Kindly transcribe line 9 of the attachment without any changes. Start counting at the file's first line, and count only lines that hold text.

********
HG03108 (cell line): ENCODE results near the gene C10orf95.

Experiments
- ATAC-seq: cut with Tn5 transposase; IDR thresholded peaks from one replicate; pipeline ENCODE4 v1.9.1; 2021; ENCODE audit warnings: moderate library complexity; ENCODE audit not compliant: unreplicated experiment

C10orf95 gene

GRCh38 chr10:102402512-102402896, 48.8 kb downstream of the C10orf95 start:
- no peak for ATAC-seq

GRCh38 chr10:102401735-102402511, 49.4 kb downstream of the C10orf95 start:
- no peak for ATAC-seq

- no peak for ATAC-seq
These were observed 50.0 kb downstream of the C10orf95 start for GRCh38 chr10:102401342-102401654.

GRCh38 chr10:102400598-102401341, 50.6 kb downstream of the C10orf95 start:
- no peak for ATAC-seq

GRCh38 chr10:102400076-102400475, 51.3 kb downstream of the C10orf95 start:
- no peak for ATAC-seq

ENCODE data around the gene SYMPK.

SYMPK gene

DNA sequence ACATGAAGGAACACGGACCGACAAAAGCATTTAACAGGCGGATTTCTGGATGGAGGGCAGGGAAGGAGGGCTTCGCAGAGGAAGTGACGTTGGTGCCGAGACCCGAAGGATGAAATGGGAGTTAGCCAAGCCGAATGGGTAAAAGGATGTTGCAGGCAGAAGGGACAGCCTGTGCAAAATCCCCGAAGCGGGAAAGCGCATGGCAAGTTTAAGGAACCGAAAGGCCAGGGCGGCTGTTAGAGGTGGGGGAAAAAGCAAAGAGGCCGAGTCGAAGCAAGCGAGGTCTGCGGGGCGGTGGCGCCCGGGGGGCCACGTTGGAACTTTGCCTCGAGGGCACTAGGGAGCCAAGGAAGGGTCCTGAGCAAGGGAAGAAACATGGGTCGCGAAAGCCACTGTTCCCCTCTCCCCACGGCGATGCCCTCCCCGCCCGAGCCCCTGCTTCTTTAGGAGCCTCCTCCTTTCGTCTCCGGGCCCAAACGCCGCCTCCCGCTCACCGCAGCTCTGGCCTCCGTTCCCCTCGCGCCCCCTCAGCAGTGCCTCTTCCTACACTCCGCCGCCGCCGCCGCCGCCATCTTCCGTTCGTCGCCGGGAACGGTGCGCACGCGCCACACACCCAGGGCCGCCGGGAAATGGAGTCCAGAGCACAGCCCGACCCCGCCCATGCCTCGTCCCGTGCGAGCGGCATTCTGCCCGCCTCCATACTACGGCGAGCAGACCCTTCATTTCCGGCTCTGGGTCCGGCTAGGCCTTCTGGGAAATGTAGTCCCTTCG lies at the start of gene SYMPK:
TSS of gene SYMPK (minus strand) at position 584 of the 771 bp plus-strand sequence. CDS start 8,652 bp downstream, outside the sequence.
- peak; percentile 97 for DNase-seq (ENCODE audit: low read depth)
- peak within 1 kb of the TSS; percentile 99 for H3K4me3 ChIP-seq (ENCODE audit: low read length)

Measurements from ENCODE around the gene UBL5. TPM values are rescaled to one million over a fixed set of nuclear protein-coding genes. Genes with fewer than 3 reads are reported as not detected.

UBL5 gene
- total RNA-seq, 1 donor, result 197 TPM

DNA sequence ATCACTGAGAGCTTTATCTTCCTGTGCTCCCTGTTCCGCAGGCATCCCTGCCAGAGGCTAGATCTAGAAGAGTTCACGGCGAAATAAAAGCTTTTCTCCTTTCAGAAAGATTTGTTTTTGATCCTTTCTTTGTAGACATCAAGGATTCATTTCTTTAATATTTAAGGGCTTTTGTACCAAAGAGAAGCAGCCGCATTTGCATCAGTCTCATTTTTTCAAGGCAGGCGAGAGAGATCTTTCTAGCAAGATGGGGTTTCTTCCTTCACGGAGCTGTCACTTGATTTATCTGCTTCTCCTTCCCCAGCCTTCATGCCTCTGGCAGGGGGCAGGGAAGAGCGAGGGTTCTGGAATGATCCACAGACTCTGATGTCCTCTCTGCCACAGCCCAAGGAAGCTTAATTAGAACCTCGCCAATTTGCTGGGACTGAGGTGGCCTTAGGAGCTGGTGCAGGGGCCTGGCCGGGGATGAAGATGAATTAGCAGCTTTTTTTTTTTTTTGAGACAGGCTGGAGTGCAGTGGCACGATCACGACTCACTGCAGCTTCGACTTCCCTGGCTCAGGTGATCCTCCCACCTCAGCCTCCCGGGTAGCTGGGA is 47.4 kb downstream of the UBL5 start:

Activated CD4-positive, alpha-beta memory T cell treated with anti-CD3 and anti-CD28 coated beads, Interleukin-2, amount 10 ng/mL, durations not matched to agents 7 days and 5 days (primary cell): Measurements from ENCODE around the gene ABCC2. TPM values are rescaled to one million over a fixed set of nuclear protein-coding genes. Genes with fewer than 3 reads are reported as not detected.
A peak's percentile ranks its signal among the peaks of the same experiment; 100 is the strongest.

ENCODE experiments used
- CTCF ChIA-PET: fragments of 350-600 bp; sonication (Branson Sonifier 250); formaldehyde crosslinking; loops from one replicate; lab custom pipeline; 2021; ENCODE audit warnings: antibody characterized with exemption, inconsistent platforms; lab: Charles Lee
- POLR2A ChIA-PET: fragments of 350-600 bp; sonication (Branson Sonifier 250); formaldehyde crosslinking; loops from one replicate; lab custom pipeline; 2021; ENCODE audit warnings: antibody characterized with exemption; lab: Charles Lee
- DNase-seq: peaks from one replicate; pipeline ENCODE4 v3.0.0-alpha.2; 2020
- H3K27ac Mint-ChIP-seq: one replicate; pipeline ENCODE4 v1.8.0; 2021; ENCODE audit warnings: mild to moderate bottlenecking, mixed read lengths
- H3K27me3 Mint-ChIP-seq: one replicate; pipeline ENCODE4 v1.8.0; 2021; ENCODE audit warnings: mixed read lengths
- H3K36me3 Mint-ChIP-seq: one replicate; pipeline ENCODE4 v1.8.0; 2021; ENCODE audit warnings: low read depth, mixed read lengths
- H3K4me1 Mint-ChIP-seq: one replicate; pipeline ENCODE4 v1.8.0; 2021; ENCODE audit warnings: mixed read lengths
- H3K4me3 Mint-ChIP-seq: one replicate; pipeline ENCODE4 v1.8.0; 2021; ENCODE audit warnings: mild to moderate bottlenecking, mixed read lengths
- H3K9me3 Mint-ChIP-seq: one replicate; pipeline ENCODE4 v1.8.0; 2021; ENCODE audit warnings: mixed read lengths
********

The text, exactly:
- no peak for ATAC-seq